On Shabbat Shirah, “Shabbat of Song,” we chant the Song of the Sea, a jubilant ballad the Israelites sang after God parted the Red Sea for them. There are actually two songs of the sea, one sung by the men and another by the women. Only one line is common to both, and therefore this line is presumed to convey the distilled essence of the song: “I will sing to God for He is exalted above all exaltedness, a horse and its rider He heaved into the sea.” (Ex. 15:1, 15:21)
Why does the Torah cite a “horse and rider heaved into the sea” as evidence of God’s exaltedness? Why not summon a more dramatic image, like the sea’s miraculous parting or the destruction of the world’s mightiest army? The Sefas Emes (Rabbi Yehudah Aryeh Leib Alter, 1847-1905) explains that the horse and rider are mentioned to emphasize that God runs the world. Just as a rider thinks he controls his horse, so do humans often think we are solely responsible for our successes in life (and our failures.) In reality, God controls everything, and all that happens is part of God’s plan. Both humans and animals are clay in the hands of our Molder.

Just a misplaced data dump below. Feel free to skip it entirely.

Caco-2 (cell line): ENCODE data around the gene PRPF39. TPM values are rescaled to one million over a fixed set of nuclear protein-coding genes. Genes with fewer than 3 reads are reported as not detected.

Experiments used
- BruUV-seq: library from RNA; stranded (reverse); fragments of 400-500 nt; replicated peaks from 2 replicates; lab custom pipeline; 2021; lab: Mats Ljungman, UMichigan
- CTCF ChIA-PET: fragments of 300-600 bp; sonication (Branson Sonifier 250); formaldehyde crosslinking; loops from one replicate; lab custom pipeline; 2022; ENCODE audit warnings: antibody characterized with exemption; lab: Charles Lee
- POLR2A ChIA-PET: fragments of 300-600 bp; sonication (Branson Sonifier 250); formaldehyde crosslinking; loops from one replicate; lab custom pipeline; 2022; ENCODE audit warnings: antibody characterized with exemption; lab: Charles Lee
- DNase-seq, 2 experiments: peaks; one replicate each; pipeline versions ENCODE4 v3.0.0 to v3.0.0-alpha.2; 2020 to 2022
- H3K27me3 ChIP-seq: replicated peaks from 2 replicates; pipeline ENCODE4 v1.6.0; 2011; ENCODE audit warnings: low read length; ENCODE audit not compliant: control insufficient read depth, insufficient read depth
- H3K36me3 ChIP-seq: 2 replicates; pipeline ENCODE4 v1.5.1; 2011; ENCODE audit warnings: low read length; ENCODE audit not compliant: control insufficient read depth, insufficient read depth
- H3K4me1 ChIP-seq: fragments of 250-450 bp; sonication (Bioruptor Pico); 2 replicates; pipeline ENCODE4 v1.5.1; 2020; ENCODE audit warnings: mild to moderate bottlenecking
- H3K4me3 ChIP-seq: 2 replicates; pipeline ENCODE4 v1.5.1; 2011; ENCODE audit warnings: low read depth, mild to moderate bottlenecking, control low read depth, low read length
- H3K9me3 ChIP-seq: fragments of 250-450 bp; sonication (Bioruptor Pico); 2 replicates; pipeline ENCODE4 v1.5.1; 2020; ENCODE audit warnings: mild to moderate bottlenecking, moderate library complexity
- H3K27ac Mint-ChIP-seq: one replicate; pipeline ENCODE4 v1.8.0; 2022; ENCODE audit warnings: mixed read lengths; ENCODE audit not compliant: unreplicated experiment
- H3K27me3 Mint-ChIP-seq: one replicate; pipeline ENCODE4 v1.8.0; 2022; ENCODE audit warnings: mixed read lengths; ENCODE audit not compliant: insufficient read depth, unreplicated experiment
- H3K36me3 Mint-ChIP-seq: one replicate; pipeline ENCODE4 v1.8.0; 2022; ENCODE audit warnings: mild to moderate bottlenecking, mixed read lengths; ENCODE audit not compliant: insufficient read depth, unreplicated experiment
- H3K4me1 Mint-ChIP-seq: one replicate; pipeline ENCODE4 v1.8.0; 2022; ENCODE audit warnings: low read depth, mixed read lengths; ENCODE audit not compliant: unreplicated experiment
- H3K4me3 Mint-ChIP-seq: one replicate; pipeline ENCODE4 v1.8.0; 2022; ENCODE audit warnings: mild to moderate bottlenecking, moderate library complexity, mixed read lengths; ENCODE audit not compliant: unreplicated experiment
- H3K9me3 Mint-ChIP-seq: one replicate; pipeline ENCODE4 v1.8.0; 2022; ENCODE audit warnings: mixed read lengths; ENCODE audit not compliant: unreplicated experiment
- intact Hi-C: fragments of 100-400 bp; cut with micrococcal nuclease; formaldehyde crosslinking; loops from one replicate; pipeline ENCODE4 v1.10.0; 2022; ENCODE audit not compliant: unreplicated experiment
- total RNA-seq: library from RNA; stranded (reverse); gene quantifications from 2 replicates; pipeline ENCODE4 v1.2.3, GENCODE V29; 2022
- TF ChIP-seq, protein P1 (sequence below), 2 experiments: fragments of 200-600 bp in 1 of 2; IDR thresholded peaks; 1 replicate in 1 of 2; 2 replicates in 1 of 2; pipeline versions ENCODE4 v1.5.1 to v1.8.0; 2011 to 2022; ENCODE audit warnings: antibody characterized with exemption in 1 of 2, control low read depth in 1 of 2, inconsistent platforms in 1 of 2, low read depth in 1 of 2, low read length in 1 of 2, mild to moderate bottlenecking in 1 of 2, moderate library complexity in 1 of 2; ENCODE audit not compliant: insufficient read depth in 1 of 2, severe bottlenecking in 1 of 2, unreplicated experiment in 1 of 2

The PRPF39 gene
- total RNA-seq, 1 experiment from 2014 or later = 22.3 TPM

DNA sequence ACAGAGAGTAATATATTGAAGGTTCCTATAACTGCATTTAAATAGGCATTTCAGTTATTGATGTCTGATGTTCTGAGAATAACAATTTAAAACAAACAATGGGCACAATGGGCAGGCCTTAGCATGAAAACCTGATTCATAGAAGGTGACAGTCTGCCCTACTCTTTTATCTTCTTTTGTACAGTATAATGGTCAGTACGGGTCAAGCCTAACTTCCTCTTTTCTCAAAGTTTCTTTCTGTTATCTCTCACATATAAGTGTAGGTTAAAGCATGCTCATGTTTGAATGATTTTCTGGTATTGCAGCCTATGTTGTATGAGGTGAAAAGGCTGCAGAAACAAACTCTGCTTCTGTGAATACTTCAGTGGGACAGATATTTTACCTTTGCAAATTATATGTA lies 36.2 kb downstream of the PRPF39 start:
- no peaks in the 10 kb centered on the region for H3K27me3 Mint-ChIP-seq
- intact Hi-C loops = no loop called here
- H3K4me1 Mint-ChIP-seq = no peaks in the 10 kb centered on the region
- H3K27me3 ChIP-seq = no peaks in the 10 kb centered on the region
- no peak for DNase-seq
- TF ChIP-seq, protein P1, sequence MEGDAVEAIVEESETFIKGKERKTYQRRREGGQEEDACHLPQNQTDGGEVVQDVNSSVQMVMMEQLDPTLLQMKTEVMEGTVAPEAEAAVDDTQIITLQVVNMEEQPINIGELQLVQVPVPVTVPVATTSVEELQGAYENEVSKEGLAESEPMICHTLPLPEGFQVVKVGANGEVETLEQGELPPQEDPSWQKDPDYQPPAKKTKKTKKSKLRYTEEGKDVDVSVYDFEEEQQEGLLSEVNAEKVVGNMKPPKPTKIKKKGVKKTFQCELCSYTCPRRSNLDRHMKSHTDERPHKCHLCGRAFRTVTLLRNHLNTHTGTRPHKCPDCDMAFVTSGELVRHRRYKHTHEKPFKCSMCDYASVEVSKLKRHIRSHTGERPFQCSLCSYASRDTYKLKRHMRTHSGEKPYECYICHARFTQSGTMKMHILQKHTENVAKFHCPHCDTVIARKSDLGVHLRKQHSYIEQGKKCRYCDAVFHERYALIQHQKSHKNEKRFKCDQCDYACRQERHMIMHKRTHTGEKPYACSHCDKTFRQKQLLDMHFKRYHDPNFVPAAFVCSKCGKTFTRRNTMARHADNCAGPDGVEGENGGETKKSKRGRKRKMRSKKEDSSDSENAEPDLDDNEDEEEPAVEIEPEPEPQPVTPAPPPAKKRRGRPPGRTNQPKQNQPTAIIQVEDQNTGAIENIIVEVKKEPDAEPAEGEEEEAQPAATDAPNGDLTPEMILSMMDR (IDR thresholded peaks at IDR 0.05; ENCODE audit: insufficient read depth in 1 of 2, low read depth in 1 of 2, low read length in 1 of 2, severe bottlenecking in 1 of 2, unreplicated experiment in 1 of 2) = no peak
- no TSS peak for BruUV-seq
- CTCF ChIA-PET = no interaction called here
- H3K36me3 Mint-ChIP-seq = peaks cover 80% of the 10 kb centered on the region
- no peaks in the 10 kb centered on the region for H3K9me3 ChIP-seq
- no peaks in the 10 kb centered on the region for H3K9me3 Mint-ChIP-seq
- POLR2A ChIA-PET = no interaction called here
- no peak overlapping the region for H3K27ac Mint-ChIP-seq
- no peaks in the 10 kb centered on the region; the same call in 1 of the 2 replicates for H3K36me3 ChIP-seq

The Egyptians denied the existence of the One God, instead worshipping the human Pharaoh, who was unable to protect them from the overpowering force of the God of Israel. We are taught to emulate not the idolatrous Egyptians but the righteous Hebrew women who celebrated by the sea. Why the women specifically? Because while both the men and the women sang and danced, only the women – led by the prophetess Miriam – had musical instruments. They believed with such perfect faith that God would continue to perform miracles for them that before leaving Egypt, they grabbed their tambourines.
Image: “Miriam the Heroine of the Bible” by sculptor A. V. Loganovsky, 1849
Dedicated by Wanda Peretz in memory of Yakov Schwartz
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